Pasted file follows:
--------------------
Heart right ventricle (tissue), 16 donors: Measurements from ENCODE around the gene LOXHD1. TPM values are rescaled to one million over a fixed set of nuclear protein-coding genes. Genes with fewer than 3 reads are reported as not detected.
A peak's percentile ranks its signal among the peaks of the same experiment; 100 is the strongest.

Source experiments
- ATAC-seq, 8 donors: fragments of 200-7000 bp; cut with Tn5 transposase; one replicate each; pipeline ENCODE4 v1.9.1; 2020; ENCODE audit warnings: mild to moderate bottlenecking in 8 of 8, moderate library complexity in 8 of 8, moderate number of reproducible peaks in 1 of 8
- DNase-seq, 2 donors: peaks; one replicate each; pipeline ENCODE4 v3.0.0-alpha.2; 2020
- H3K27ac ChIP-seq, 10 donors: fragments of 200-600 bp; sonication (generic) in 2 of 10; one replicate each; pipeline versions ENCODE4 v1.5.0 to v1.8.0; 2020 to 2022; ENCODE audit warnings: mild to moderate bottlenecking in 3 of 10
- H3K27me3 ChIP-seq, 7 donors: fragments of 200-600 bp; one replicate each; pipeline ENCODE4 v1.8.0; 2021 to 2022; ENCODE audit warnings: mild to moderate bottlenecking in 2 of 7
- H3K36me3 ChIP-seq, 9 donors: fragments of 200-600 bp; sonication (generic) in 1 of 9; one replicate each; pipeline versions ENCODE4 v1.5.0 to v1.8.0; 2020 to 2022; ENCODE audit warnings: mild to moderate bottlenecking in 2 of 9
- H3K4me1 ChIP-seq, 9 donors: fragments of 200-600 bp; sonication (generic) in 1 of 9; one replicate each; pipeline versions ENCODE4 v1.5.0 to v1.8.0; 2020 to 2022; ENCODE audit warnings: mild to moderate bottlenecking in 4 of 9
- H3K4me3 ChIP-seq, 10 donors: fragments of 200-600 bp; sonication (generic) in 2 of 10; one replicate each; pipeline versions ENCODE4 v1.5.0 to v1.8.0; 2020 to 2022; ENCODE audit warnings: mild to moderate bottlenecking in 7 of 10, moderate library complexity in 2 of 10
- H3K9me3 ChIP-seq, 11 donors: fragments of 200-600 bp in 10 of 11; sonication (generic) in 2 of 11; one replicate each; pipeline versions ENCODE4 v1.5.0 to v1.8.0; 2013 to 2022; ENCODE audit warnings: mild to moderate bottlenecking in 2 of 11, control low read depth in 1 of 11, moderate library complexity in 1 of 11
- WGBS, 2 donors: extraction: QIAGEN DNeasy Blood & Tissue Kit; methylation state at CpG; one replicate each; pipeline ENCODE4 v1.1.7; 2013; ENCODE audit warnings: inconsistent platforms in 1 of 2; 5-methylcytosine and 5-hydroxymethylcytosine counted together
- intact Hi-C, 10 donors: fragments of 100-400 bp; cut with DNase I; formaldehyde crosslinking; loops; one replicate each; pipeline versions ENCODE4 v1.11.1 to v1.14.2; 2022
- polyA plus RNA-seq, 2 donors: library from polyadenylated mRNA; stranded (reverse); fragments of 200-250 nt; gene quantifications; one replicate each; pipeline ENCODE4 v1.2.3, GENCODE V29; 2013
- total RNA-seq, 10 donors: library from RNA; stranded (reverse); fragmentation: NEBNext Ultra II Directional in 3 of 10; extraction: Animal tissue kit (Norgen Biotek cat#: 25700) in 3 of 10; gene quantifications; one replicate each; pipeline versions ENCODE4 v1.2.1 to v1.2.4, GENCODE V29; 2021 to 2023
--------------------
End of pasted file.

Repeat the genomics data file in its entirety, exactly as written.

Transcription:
Heart right ventricle (tissue), 16 donors: Measurements from ENCODE around the gene LOXHD1. TPM values are rescaled to one million over a fixed set of nuclear protein-coding genes. Genes with fewer than 3 reads are reported as not detected.
A peak's percentile ranks its signal among the peaks of the same experiment; 100 is the strongest.

Source experiments
- ATAC-seq, 8 donors: fragments of 200-7000 bp; cut with Tn5 transposase; one replicate each; pipeline ENCODE4 v1.9.1; 2020; ENCODE audit warnings: mild to moderate bottlenecking in 8 of 8, moderate library complexity in 8 of 8, moderate number of reproducible peaks in 1 of 8
- DNase-seq, 2 donors: peaks; one replicate each; pipeline ENCODE4 v3.0.0-alpha.2; 2020
- H3K27ac ChIP-seq, 10 donors: fragments of 200-600 bp; sonication (generic) in 2 of 10; one replicate each; pipeline versions ENCODE4 v1.5.0 to v1.8.0; 2020 to 2022; ENCODE audit warnings: mild to moderate bottlenecking in 3 of 10
- H3K27me3 ChIP-seq, 7 donors: fragments of 200-600 bp; one replicate each; pipeline ENCODE4 v1.8.0; 2021 to 2022; ENCODE audit warnings: mild to moderate bottlenecking in 2 of 7
- H3K36me3 ChIP-seq, 9 donors: fragments of 200-600 bp; sonication (generic) in 1 of 9; one replicate each; pipeline versions ENCODE4 v1.5.0 to v1.8.0; 2020 to 2022; ENCODE audit warnings: mild to moderate bottlenecking in 2 of 9
- H3K4me1 ChIP-seq, 9 donors: fragments of 200-600 bp; sonication (generic) in 1 of 9; one replicate each; pipeline versions ENCODE4 v1.5.0 to v1.8.0; 2020 to 2022; ENCODE audit warnings: mild to moderate bottlenecking in 4 of 9
- H3K4me3 ChIP-seq, 10 donors: fragments of 200-600 bp; sonication (generic) in 2 of 10; one replicate each; pipeline versions ENCODE4 v1.5.0 to v1.8.0; 2020 to 2022; ENCODE audit warnings: mild to moderate bottlenecking in 7 of 10, moderate library complexity in 2 of 10
- H3K9me3 ChIP-seq, 11 donors: fragments of 200-600 bp in 10 of 11; sonication (generic) in 2 of 11; one replicate each; pipeline versions ENCODE4 v1.5.0 to v1.8.0; 2013 to 2022; ENCODE audit warnings: mild to moderate bottlenecking in 2 of 11, control low read depth in 1 of 11, moderate library complexity in 1 of 11
- WGBS, 2 donors: extraction: QIAGEN DNeasy Blood & Tissue Kit; methylation state at CpG; one replicate each; pipeline ENCODE4 v1.1.7; 2013; ENCODE audit warnings: inconsistent platforms in 1 of 2; 5-methylcytosine and 5-hydroxymethylcytosine counted together
- intact Hi-C, 10 donors: fragments of 100-400 bp; cut with DNase I; formaldehyde crosslinking; loops; one replicate each; pipeline versions ENCODE4 v1.11.1 to v1.14.2; 2022
- polyA plus RNA-seq, 2 donors: library from polyadenylated mRNA; stranded (reverse); fragments of 200-250 nt; gene quantifications; one replicate each; pipeline ENCODE4 v1.2.3, GENCODE V29; 2013
- total RNA-seq, 10 donors: library from RNA; stranded (reverse); fragmentation: NEBNext Ultra II Directional in 3 of 10; extraction: Animal tissue kit (Norgen Biotek cat#: 25700) in 3 of 10; gene quantifications; one replicate each; pipeline versions ENCODE4 v1.2.1 to v1.2.4, GENCODE V29; 2021 to 2023